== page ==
Former Mariners Justin Smoak, Logan Morrison and Jason Vargas have put together strong first halves his season, putting themselves in contention for All-Star nods.
With voting wrapping up Thursday, the starting lineups for the All-Star Game will be set. The annual debate about whether the fans’ voting was logical and rewarded the best players will rage. But the reserves and pitching spots, which are chosen by a combination of “player ballot” choices and selections made by the commissioner’s office, are just as important.
Obviously, there will be players left off the team that were deserving of selection. But perhaps the most entertaining aspect of those selections is the unlikely player having an unexpectedly great first half of the season that earns a spot on a roster.
Remember Bryan LaHair for the Cubs in 2012, or utility man Brock Holt for the Red Sox in 2016 or Michael Saunders for the Blue Jays last season? Each year it seems a sure bet that an unexpected All-Star will make the team.
Who will be that player this year?
Most Read Sports Stories
- Pac-12 power rankings: Here's where Huskies and Cougars land after regular season
- Seahawks' loss to Raiders indefensible, and that's the problem
- Mariners reach agreement with right-handed reliever Trevor Gott
- Seahawks announce throwback uniforms in 2023
- Who are the real Seahawks? We're about to find out
Here are six candidates.
Yonder Alonso, 1B, Athletics
It would be a storybook return to the place where he was raised. As a child, Alonso and his family fled Cuba for Miami. He was raised in the city and went on to star at the University of Miami. A first-round pick by the Reds in 2008 and traded to the Padres in 2011, Alonso never quite reached expectations as a power-hitting first baseman. He never produced more than nine homers in a season. But he’s put it all together with the A’s. This season he is hitting .289 with a .978 on-base plus slugging percentage, 13 doubles, 17 homers and 37 RBI in 66 games. At one point, Alonso was leading the fan voting at first base, but recently was overtaken by the Royals’ Eric Hosmer. Still, he’s likely to be the A’s representative in Miami on July 11.
Justin Smoak, 1B, Blue Jays
There were plenty of questions surrounding Toronto’s offseason decision not to bring back slugging first baseman/designated hitter Edwin Encarnacion. Specifically, who would replace his ridiculous production? Enter Smoak, a career underachiever as a hitter who is somehow blossoming into the player most people envisioned when he was a first-round pick out of South Carolina. He’s hitting for a high average and power. He’s been everything the Mariners hoped he would be but never was in his 4½ seasons in Seattle. As the everyday first baseman he’s hitting .305 with a .960 OPS, nine doubles, a triple, 20 homers and 48 RBI. A year ago, he had a strikeout rate of 32.8 percent, and this year it’s down to 18.2. Smoak is fourth in All-Star voting.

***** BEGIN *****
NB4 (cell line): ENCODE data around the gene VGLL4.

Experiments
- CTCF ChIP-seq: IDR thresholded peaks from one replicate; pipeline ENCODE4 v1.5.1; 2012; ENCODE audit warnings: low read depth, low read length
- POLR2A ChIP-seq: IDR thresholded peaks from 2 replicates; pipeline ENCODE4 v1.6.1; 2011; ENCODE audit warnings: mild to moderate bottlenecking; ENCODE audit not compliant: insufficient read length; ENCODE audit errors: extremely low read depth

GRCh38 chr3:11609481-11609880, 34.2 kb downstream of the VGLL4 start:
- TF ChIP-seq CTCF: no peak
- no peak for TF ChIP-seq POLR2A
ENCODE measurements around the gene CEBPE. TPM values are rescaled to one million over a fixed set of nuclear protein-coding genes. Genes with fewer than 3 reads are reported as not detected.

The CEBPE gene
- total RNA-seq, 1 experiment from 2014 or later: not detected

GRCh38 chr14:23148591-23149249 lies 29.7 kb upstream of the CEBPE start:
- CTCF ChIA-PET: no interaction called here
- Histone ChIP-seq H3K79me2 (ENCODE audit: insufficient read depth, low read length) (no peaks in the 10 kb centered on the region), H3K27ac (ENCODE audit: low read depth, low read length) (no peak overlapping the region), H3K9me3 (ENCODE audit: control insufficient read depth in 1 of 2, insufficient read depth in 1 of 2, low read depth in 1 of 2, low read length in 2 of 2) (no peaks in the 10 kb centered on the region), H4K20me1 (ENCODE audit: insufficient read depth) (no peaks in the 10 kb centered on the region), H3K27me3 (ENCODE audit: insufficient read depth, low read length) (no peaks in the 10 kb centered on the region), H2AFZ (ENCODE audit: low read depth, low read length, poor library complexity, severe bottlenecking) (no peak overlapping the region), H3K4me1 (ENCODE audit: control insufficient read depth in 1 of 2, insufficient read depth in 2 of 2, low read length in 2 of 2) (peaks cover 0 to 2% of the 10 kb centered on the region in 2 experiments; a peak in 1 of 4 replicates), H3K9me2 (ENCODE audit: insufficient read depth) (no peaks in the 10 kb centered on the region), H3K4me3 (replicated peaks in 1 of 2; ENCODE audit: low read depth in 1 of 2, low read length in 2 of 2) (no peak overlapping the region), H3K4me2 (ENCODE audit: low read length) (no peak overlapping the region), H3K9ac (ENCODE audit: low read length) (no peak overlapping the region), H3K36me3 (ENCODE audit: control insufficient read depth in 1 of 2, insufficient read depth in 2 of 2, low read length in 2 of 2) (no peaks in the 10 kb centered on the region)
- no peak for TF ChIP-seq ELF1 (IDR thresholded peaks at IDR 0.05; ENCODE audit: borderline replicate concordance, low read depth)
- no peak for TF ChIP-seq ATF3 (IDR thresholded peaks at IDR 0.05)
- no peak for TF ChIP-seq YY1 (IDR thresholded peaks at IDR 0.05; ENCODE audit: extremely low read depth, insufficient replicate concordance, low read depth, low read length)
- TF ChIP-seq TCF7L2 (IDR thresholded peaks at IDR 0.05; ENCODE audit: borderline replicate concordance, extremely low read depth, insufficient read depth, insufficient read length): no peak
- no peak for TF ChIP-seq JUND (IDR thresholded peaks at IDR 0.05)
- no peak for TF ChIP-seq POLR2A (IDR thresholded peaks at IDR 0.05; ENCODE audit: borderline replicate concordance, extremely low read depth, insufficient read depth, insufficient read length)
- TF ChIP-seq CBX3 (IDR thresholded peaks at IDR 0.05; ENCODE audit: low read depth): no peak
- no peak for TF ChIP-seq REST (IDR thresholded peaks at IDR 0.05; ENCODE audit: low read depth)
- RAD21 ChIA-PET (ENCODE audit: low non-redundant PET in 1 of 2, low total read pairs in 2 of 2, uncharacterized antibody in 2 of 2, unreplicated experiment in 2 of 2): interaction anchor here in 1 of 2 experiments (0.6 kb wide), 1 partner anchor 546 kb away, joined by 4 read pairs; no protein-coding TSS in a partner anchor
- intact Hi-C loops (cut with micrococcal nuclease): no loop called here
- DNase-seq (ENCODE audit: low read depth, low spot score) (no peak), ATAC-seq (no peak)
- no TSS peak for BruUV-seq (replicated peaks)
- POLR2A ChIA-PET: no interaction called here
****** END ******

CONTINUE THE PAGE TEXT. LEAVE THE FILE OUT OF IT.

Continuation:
Logan Morrison, 1B, Rays
Continuing the run of former Mariners first basemen that never produced consistently, Morrison is having his best season since 2011 when he had 25 doubles, 23 homers and 72 RBI in 123 games for the Marlins. Much was expected but never met from Morrison in the years that followed. A year ago, he didn’t hit his first homer until May 18 and drove in just two runs in that span. But in his second season in Tampa, he is hitting for power at a prodigious rate. In 73 games, he’s hitting .252 but has a .943 OPS with 13 doubles, a triple, 22 homers and 54 RBI. Per FanGraphs’ Wins Above Replacement (WAR) metric, Morrison leads the American League at 2.4. Given the Rays’ small fan base, it’s not surprising that Morrison isn’t in the top five in first-base voting, but he should receive some consideration.
Zack Cozart, SS, Reds
With free agency looming after this season, Cozart picked a good time to have a hot start to a season. The Reds will certainly benefit from it at the trade deadline, if they wisely make the move. A year ago, Cozart appeared headed to the Mariners at the trade deadline, but the deal fell through at the last minute.
He will be coveted again this July. Many teams would like a sure-handed shortstop that is producing at his level. A .246 career hitter coming into this season, Cozart is hitting .320 with a .404 on-base percentage, a .562 slugging percentage, 16 doubles, five triples, nine homers and 33 RBI. He has the second-highest WAR among National League shortstops at 2.8.
Jason Vargas, SP, Royals
Another player having a solid season going into free agency, Vargas will almost certainly be traded at the deadline to one of the many playoff-contending teams that are starved for pitching depth. Vargas missed almost all of 2016 while he recovered from Tommy John surgery. This season he’s been outstanding, posting a 11-3 record with a 2.29 ERA in 15 starts. In 941/3 innings, he’s struck out 70 batters and walked just 20. He’s not overpowering, but he knows how to pitch and get outs. While many teams will vie for Jose Quintana of the White Sox and Sonny Gray of the A’s, Vargas will be a solid consolation prize.
Robbie Ray, SP, Diamondbacks
With a fastball that can touch 97 mph, the lefty has always had talent. But he could never quite find the consistent command to avoid walks and homers. There were signs of it last season when he went 8-15 with a 4.90 ERA. In 174 innings, he struck out 214 batters, a rate of 11.3 strikeouts per nine innings. But he also gave up 24 homers and had a tendency to miss over the middle of the plate. This season, he’s stayed on the edges and dominated, posting a 7-3 record with a 2.87 ERA in 14 starts, including a shutout of the Pirates on May 30. In 872/3 innings, Ray has struck out 114 and walked 39.
Aaron Hicks, OF, Yankees; Jose Ramirez, 3B, Indians; Avisail Garcia, OF, White Sox; Chase Anderson, RHP, Brewers.